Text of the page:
Spanner backups include database role definitions. When a database is restored from backup, database roles are re-created with their granted privileges. However, IAM policies are not a part of database backups, so you must re-grant access to database roles to principals in the restored database.

Overview of setting up fine-grained access control

The following are the high-level steps that you take to begin securing data with fine-grained access control. For details, see Configure fine-grained access control.

You must be granted the roles/spanner.admin or roles/spanner.databaseAdmin IAM roles to perform these tasks.

  1. Create database roles and grant privileges to the roles.
  2. Optional: Create role hierarchies with inheritance by granting roles to other roles.
  3. Perform these steps for each principal who is to be a fine-grained access control user:
    1. Enable fine-grained access control for the principal. The principal is then automatically granted the public database role, which has no privileges by default. This is a one-time operation for each principal.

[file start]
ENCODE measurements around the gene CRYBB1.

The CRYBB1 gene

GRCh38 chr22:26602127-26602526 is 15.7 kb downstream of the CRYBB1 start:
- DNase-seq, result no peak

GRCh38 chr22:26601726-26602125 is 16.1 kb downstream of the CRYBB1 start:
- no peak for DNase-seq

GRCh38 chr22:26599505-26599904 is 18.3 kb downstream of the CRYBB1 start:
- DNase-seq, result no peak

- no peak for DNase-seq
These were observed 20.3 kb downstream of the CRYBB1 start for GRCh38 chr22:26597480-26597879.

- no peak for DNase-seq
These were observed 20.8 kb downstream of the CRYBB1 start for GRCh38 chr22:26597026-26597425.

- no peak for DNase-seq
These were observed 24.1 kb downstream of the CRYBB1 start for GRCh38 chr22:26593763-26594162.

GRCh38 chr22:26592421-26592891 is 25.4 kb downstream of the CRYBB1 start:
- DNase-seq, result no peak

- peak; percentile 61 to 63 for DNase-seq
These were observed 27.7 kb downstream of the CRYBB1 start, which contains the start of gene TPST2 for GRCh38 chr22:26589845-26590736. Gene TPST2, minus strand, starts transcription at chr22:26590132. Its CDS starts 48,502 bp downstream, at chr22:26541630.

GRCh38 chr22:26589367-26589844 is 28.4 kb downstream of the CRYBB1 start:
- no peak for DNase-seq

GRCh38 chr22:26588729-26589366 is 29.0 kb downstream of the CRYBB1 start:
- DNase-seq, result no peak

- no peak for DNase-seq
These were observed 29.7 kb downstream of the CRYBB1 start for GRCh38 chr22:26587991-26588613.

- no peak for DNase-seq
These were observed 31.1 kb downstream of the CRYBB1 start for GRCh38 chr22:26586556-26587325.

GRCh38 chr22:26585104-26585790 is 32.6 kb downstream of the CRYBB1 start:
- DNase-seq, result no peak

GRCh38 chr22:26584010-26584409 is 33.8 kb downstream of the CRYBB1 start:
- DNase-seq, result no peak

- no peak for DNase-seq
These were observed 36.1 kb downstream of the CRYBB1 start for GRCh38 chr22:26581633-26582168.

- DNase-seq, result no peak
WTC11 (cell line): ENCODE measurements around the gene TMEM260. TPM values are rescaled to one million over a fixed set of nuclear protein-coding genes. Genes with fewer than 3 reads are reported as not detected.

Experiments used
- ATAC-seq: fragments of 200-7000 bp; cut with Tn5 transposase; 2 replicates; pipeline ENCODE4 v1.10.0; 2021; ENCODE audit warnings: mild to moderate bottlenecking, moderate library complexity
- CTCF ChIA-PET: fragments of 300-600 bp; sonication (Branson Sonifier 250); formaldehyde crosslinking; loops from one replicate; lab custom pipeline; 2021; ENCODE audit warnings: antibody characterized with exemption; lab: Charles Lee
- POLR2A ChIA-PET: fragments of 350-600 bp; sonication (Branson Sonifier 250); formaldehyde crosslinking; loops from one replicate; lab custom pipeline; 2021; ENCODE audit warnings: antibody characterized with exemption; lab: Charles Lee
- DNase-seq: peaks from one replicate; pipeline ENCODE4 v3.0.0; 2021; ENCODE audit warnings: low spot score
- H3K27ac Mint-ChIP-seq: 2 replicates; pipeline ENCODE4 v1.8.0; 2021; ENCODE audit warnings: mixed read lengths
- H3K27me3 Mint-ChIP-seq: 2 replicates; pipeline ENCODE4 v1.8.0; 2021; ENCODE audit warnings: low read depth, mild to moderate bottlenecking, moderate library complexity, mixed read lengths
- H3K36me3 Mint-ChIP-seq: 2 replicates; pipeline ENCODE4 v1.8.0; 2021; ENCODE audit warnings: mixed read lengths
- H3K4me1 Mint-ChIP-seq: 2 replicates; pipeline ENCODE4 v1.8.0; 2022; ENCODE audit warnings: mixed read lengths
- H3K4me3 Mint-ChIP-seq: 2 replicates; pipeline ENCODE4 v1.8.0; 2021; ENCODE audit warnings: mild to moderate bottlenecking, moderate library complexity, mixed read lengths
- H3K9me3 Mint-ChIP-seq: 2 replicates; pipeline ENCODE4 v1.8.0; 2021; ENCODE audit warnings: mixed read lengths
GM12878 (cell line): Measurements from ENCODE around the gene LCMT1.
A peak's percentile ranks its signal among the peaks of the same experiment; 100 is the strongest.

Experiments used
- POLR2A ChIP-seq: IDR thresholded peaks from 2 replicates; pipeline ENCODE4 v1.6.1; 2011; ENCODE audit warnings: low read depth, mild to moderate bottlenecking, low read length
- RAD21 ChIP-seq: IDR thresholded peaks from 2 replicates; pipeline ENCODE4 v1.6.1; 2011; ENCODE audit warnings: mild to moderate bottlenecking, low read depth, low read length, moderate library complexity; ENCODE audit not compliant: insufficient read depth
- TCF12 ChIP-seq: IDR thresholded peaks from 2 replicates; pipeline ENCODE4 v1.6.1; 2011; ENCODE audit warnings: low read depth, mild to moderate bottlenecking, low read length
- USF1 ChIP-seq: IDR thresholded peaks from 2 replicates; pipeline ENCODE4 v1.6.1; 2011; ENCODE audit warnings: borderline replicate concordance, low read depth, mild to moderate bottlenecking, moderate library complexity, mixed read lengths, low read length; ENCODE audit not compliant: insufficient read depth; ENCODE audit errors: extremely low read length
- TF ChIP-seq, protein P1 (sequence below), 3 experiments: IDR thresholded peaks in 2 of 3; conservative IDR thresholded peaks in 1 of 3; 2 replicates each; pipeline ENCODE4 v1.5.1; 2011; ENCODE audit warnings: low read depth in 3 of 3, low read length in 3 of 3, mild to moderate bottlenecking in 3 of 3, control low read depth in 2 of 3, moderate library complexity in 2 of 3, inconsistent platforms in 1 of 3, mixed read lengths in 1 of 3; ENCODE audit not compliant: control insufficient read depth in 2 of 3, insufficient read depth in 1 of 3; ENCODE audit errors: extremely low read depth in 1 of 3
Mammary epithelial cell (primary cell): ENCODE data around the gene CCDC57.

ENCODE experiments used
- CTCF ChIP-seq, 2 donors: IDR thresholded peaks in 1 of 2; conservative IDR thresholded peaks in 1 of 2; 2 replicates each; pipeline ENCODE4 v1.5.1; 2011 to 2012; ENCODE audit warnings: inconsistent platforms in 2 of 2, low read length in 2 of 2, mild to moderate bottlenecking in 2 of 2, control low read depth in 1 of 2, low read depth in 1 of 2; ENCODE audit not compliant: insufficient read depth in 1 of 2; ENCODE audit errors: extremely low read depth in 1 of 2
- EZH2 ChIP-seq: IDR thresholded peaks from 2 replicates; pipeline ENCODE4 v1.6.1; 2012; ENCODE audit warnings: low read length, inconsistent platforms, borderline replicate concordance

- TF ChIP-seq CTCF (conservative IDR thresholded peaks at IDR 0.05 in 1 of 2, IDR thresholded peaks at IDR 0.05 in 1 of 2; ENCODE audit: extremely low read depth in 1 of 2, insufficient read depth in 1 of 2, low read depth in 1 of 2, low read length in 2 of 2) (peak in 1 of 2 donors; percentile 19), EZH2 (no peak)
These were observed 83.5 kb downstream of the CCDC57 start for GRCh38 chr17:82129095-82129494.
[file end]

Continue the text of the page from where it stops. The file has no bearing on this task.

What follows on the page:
2. Grant IAM permissions on one or more database roles to the principal.
    3. After the principal is granted all required database roles, if the principal has database-level IAM roles, consider revoking the database-level roles so that the principal's access control is managed by only one method.


  • Export operations don't export database roles and privileges, and import operations can't import them. You must manually set up roles and privileges after your import is complete.
  • The Data tab on the TABLE page in the Google Cloud console is not available for fine-grained access control users.
  • UPDATE and DELETE operations require SELECT on all key columns.

What's next

See the following topics for more information: